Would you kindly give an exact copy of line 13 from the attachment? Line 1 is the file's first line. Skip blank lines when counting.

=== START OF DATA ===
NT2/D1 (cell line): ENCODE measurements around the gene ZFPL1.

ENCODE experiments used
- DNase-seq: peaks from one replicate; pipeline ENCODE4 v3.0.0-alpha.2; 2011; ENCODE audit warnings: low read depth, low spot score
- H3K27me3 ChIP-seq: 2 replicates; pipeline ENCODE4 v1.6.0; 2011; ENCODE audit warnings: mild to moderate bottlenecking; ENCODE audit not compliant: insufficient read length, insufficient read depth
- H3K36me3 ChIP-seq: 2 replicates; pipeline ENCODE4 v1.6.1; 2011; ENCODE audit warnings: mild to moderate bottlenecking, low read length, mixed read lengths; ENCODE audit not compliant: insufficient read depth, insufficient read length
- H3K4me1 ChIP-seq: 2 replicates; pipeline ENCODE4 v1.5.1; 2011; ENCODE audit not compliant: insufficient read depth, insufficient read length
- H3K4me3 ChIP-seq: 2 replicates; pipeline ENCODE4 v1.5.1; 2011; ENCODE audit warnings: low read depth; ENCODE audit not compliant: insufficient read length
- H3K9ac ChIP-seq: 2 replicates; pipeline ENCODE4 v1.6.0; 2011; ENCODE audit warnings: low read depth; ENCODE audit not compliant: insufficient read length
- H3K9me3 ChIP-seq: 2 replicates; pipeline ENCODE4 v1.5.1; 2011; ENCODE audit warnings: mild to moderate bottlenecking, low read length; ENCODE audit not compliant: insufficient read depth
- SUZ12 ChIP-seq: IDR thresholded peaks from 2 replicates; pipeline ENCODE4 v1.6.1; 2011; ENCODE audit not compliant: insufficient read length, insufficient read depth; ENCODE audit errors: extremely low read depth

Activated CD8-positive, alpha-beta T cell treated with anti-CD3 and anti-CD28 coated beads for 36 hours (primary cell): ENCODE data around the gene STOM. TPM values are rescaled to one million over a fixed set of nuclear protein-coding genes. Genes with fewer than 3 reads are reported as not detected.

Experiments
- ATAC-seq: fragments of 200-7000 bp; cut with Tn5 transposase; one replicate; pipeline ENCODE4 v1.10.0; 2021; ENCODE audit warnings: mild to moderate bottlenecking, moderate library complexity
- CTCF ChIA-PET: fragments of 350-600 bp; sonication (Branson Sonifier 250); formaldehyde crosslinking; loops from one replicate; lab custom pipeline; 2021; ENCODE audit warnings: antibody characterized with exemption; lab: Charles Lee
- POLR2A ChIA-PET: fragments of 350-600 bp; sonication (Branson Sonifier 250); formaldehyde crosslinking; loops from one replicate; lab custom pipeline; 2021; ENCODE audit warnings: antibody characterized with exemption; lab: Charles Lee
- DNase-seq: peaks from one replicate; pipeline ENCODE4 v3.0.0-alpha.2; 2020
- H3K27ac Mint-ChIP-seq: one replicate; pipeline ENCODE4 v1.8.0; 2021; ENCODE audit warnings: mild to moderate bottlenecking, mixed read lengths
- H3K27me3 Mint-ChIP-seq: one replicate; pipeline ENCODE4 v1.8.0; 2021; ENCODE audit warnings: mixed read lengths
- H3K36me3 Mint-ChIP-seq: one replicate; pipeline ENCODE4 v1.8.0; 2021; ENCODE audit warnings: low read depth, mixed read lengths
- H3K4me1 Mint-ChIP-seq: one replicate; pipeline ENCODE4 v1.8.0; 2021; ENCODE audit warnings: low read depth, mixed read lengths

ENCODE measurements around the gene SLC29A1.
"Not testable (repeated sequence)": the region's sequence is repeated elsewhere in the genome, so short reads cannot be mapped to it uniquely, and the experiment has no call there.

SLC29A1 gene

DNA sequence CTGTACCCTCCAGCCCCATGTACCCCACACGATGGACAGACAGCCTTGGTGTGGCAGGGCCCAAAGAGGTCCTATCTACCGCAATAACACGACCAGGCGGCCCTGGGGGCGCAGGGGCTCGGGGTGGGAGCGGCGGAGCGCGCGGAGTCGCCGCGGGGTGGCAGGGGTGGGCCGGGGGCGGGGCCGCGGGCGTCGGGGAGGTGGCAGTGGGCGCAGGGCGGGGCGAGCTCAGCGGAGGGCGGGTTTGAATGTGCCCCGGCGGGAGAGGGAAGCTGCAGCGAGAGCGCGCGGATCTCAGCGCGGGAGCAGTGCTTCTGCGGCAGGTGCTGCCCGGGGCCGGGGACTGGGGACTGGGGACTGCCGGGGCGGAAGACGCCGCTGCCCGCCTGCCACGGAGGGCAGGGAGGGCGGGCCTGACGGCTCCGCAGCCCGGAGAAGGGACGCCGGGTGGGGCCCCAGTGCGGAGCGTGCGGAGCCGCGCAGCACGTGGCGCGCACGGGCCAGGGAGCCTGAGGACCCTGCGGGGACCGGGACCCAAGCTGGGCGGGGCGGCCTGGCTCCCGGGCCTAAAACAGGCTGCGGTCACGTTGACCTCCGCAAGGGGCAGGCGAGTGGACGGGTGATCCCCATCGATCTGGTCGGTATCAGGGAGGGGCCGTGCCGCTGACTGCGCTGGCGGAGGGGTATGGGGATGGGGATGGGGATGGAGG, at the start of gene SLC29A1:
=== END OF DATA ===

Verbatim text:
- ATAC-seq: fragments of 200-7000 bp; cut with Tn5 transposase; one replicate; pipeline ENCODE4 v1.10.0; 2021; ENCODE audit warnings: mild to moderate bottlenecking, moderate library complexity